Kathleen Regan finds great solace in her music. She often uses it as a means of expressing how she views the world around her, and that ethos is rolling forward with full force with 2020 coming down to its closing months.
After a hiatus away in Ireland, a place her family lineage is rooted in, the Bostonian intoner returns with an offering from her latest EP, 'People & Places (volume 1),' a record inspired by countries she's visited and the people she's met along her musical path.
Her latest sneak-peek from the archipelago of folk numbers featured on her latest record clings to her past, gripping onto the most fleshy and vulnerable narratives like kudzu and denoting every perspective of her journey back to homeostasis with enamoring style.
On "Mercy," Kathleen Regan gathers from the touchstones of her folk legend influences and distills a sense of dismal longing and remorse with the helping hand of her guitar, beckoning for audiences to attach the sentiments she's oozing with to their own emotional strifes, as a form of cleansing.
Over the chugging melodic strums of her warm-tempered acoustic guitar, Kathleen glides buoyantly through immersive orchestrations of anthemic percussion and drums, symphonic strings that drone in the lush backdrops, and a diverse array of harmonics that flourish every time her sentiments stir up over the hook: "oh, I try to have mercy, father forgive me, for what I can't forgive."
She recalls the emotional turbulence of a toxic relationship that's festered into every aspect of her life, and through a captivating display of passion and duress, Kathleen seems to relive those moments in "Mercy."
Her voice quivers and waivers with a sullen temperament, and yet, the harmonies that diffuse from her hugging sonic voids reason with the Bostonian intoner, begging her to ("have mercy, have mercy,") as she decries her history; shedding the skin of past trauma, and coming out the other end stronger than before.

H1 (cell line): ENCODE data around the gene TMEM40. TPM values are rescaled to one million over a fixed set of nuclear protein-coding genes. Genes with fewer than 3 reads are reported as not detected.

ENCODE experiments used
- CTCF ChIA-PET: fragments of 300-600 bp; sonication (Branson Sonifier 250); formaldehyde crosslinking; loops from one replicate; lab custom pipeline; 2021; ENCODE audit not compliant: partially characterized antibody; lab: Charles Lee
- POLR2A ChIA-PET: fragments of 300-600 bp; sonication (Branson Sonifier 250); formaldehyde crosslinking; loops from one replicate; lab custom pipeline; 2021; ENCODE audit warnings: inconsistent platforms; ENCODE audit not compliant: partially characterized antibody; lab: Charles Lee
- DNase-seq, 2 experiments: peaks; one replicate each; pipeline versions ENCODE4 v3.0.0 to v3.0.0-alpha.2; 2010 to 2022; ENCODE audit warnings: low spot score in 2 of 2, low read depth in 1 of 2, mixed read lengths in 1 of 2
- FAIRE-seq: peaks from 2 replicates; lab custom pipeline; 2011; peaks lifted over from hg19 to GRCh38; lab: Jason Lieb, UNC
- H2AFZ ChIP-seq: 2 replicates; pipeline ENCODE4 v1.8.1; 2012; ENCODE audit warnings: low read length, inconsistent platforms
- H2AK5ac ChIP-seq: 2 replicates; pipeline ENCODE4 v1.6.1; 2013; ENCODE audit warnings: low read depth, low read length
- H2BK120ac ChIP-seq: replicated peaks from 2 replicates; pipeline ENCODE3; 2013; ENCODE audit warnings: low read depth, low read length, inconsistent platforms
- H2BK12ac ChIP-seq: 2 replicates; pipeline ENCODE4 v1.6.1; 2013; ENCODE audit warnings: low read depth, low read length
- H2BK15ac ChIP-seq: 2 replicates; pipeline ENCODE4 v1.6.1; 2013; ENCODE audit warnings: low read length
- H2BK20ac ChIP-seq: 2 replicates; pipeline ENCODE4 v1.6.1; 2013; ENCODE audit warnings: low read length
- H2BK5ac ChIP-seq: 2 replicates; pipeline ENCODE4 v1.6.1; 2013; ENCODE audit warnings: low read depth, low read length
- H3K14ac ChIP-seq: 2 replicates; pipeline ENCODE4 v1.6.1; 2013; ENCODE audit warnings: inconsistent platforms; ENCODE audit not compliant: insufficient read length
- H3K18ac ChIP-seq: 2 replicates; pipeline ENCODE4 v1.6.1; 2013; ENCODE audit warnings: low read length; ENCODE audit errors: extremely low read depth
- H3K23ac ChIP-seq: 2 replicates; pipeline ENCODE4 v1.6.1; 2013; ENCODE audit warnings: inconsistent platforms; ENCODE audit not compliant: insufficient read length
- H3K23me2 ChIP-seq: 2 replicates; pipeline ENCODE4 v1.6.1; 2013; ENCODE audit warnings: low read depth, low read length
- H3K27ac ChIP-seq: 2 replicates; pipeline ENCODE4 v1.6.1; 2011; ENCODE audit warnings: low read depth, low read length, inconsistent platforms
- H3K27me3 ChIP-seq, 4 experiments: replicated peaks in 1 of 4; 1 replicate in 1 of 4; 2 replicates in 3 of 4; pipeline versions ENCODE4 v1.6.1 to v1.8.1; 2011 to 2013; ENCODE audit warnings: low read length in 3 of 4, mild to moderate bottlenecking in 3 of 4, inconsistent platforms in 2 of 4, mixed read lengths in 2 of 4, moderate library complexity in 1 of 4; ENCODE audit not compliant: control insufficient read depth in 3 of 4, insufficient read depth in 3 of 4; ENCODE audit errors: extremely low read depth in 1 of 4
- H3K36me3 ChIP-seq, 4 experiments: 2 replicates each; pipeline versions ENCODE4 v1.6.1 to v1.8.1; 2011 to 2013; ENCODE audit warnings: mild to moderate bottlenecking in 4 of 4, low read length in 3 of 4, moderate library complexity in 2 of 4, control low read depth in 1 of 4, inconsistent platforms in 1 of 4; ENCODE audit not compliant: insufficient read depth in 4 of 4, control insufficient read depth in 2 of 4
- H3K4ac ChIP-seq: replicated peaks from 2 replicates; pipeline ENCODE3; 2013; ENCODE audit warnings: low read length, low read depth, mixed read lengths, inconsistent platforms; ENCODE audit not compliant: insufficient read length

If there's one thing for sure, it's that Kathleen is better off far away from those memories, and with "Mercy," she finds that sometimes, things just can't be forgiven; and that's okay.
The fountain of flourishing melancholy, nostalgia, and hope to bolster 'People & Places (volume 1),' shouldn't come as a surprise by now. Kathleen has been toiling up to this moment for years, and finally, through an abundance of life experience, that work has paid off with some of her most substantial music yet; highlighted by the deep well of emotion found within "Mercy."
What were the most powerful emotions you found yourself being influenced by during the recording of "Mercy." Is this a sentiment you find yourself coming back to throughout "People & Places (volume 1)"?
Man, so many emotions ran through as I made these songs. It’s been a beautiful whirlwind. I think it oddly woke me up to the fact that maybe I’m not as “over” some situations as I thought I was and that this whole writing and recording process was overly healing to me and came at the right time. I was angry writing ‘Mercy’, sad writing ‘Coast of Maine’ and ‘The Gentleman’, but confident writing ‘Better Than That’ and ‘You Never Know’... I hope any listener finds comfort in these songs, feels understood because this world can be pretty hard to understand and they are so not alone.